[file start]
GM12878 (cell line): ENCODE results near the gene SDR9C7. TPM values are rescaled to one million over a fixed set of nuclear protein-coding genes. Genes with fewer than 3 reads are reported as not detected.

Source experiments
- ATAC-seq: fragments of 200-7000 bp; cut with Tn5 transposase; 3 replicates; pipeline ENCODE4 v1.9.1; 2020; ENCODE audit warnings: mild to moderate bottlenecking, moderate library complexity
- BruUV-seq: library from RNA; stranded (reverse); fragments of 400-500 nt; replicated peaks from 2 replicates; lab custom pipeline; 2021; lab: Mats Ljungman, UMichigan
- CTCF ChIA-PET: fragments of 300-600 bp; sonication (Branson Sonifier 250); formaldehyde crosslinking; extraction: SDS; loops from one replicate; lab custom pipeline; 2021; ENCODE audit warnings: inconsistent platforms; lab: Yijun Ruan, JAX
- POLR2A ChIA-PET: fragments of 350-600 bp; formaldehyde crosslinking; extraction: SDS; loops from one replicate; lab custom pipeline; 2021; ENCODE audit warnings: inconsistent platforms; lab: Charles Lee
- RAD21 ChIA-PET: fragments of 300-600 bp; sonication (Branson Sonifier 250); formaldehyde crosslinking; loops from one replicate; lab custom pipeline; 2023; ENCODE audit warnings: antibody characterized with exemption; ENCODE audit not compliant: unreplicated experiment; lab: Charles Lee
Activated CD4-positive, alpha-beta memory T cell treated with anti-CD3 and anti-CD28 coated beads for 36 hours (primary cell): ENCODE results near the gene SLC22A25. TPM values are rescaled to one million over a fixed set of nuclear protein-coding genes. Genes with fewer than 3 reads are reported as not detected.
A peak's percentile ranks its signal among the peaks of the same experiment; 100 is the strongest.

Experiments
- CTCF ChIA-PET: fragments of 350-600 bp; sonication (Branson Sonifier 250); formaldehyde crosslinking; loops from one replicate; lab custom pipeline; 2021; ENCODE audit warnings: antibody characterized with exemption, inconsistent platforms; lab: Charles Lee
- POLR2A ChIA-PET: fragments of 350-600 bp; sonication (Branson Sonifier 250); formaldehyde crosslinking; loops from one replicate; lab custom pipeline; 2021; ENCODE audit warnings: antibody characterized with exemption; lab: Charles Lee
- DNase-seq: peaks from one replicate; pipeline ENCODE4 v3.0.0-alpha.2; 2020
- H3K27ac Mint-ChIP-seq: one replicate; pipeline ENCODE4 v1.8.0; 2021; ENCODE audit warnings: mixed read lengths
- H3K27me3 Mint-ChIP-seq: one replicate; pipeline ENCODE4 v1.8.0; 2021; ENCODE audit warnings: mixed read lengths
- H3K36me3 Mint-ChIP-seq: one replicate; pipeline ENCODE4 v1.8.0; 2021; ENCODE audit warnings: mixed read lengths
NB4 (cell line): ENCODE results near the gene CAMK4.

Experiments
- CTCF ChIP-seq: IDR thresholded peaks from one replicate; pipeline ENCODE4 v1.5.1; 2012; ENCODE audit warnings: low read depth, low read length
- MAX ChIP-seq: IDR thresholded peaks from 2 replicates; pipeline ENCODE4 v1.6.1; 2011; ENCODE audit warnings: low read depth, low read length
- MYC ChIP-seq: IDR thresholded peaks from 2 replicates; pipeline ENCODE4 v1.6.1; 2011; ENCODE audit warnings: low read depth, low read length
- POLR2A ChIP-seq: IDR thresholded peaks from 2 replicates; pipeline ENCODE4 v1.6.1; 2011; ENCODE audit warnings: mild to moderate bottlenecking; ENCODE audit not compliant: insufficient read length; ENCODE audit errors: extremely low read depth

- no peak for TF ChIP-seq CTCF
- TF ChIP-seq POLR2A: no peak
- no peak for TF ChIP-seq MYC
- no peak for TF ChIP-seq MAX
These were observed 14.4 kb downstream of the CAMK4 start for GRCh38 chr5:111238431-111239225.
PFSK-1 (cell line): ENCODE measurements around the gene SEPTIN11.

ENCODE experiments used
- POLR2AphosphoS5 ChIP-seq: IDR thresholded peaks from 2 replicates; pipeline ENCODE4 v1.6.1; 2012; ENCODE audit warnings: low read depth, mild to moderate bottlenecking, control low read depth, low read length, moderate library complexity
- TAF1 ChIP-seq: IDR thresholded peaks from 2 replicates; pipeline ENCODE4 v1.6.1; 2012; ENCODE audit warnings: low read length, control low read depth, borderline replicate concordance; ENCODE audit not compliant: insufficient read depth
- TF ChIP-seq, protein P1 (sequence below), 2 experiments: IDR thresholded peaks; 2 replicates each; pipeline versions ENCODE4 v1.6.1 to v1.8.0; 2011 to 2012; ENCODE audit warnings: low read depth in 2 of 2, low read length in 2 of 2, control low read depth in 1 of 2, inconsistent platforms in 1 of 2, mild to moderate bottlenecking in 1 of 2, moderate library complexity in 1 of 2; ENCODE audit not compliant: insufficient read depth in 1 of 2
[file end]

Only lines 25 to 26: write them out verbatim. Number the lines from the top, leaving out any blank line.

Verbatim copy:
- no peak for TF ChIP-seq MYC
- no peak for TF ChIP-seq MAX